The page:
Dissociation between Categorization and Similarity Judgments


Conference Proceedings


Thibaut, J.P., Dupont, M.




Dissociation between Categorization and Similarity Judgments

Journal / Livre / Conférence

Proceedings of the Nineteenth Annual Conference of the Cognitive Science Society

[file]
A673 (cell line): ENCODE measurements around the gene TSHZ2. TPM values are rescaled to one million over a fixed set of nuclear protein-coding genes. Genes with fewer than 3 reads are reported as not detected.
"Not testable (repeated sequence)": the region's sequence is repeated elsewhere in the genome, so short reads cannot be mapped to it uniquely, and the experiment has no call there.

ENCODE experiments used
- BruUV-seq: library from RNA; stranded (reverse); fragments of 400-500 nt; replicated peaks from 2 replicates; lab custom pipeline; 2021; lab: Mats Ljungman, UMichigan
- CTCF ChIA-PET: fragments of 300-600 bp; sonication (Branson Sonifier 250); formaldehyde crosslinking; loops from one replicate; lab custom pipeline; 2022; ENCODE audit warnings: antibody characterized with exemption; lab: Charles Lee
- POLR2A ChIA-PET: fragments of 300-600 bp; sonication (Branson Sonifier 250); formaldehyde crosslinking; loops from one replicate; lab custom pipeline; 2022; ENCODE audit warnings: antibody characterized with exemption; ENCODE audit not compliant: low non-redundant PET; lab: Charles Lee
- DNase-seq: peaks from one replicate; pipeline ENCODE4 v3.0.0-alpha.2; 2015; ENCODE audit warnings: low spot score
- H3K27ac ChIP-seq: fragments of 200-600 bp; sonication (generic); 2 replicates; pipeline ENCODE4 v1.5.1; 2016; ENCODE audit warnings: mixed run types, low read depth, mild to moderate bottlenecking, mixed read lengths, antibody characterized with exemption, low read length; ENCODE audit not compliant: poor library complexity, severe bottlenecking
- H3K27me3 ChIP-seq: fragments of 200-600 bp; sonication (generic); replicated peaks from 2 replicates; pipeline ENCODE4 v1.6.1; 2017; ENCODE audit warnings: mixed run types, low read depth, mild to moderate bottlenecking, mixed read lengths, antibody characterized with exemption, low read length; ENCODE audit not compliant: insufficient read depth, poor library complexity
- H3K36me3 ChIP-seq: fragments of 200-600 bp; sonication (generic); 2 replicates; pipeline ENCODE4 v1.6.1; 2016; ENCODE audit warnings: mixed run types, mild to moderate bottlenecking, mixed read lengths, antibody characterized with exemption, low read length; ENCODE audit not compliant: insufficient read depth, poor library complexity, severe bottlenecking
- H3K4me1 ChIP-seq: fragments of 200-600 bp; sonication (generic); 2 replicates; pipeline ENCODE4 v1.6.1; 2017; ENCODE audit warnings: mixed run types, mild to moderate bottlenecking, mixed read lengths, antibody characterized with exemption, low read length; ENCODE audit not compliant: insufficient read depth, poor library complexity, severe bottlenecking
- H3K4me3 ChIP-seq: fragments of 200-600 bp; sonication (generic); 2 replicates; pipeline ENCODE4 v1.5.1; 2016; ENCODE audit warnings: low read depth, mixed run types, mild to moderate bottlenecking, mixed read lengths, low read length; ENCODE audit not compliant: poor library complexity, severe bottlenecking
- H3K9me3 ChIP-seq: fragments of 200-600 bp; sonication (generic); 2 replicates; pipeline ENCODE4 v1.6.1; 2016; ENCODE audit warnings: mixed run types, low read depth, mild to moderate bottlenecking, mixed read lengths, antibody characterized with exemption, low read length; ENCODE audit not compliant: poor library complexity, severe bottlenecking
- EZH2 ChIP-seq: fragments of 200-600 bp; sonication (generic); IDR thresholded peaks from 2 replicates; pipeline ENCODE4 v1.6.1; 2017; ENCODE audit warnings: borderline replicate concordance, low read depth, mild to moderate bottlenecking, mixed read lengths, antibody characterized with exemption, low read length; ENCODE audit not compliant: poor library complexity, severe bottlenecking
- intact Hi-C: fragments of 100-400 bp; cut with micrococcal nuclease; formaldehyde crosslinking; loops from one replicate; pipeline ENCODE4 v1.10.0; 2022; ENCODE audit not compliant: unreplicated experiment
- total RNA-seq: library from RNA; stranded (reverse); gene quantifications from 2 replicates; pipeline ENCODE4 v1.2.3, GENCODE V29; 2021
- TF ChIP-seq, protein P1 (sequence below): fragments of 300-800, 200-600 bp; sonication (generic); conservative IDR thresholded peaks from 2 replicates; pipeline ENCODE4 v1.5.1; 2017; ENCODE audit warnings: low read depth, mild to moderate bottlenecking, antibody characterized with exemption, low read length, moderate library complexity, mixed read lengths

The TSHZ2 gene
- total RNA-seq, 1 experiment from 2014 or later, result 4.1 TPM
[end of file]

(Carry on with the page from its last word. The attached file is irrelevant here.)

A dissociation between categorization and similarity was found by Rips (1989) In one experiment, Rips found that a stimulus half-way between a pizza and a quarter was categorized as a pizza but was rated as more similar to a quarter. Smith & Sloman (1994) discuss these results in terms of the role of necessary and characteristic features. In one experiment, participants had to learn to categorize new stimuli (unknown shapes) built with necessary and characteristic features. We compared two experimental conditions in which we manipulated the association between the characteristic features and the two categories. Contrary to the suggestion made by Smith and Sloman, subjects categorized the stimuli on the basis of a necessary feature. However, their similarity judgments relied on the characteristic features. This resulted, for one of the two experimental conditions, in a perfect dissociation between similarity and categorization. According to Rips, the dissociation indicates that categorization and similarity rating are different processes. On the contrary, we suggest that categorization and similarity are the same processes, but that they sometimes operate on different subsets of features.




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